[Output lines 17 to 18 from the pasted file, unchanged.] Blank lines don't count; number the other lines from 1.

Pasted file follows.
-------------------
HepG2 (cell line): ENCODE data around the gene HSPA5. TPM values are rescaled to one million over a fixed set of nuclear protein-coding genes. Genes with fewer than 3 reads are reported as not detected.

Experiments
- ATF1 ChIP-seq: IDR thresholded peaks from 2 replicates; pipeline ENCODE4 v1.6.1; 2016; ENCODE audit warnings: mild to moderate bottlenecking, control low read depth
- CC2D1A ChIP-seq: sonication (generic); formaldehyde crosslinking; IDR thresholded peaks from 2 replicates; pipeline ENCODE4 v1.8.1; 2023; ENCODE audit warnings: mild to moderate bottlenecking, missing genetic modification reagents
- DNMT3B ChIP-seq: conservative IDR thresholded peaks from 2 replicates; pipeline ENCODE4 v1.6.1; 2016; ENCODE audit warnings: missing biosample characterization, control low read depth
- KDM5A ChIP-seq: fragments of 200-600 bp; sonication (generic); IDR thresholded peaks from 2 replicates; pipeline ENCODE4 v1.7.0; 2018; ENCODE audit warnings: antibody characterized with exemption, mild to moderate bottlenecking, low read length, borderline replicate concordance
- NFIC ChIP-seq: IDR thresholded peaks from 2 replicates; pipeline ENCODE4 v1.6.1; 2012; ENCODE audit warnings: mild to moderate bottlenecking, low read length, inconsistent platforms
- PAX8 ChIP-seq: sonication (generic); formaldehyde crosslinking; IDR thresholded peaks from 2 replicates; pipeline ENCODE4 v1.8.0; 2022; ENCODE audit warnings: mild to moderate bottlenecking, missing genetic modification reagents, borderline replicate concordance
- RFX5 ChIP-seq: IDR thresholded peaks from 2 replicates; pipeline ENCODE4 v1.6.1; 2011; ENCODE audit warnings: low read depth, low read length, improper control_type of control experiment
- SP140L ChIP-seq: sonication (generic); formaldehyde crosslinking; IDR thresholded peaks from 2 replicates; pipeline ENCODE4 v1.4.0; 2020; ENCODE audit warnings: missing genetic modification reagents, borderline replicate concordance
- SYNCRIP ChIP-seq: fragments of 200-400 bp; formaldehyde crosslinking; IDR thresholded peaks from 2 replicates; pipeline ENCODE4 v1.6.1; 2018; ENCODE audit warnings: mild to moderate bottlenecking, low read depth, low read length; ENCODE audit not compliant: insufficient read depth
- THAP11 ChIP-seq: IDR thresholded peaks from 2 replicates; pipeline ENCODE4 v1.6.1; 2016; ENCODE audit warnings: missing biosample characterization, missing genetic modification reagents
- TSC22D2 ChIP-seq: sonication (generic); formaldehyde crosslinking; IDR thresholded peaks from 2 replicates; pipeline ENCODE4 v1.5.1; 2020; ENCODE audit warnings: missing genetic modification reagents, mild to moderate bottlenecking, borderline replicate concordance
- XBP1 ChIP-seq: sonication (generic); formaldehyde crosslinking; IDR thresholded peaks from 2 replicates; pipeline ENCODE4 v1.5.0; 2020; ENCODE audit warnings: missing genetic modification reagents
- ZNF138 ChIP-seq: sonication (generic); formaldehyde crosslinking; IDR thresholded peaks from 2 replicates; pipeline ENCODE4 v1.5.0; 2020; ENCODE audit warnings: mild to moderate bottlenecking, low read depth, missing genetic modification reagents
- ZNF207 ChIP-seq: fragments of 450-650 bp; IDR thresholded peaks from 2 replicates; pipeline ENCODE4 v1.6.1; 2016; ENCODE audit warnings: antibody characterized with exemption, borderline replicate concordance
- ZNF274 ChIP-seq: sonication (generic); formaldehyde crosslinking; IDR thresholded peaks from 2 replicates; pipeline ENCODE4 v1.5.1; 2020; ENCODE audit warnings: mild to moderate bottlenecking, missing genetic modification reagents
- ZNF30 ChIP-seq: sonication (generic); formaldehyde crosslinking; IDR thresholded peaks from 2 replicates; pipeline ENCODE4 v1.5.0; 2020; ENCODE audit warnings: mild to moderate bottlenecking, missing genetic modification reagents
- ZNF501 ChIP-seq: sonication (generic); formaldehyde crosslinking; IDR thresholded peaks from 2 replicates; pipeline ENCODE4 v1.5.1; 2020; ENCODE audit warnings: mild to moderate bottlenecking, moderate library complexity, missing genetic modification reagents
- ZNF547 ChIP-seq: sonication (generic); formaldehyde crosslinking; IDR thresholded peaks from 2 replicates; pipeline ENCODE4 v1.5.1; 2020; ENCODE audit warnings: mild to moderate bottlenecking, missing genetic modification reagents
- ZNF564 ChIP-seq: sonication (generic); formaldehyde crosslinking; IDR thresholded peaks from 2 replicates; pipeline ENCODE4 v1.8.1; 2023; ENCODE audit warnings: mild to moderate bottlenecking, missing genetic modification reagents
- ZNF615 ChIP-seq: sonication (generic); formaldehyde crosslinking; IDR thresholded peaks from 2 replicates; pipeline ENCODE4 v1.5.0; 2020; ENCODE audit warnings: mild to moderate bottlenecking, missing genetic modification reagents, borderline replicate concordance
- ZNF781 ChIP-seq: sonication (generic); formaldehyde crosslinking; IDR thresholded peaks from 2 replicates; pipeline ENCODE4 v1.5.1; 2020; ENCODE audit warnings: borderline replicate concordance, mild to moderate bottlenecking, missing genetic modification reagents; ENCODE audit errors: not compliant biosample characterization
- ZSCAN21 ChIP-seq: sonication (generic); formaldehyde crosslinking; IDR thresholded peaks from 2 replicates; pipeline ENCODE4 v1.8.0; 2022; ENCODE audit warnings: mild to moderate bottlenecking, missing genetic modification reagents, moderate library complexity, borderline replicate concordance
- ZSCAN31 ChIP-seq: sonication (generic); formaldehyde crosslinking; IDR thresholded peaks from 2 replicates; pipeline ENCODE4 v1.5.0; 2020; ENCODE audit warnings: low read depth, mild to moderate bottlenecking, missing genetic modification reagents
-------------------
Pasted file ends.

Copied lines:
- ZNF274 ChIP-seq: sonication (generic); formaldehyde crosslinking; IDR thresholded peaks from 2 replicates; pipeline ENCODE4 v1.5.1; 2020; ENCODE audit warnings: mild to moderate bottlenecking, missing genetic modification reagents
- ZNF30 ChIP-seq: sonication (generic); formaldehyde crosslinking; IDR thresholded peaks from 2 replicates; pipeline ENCODE4 v1.5.0; 2020; ENCODE audit warnings: mild to moderate bottlenecking, missing genetic modification reagents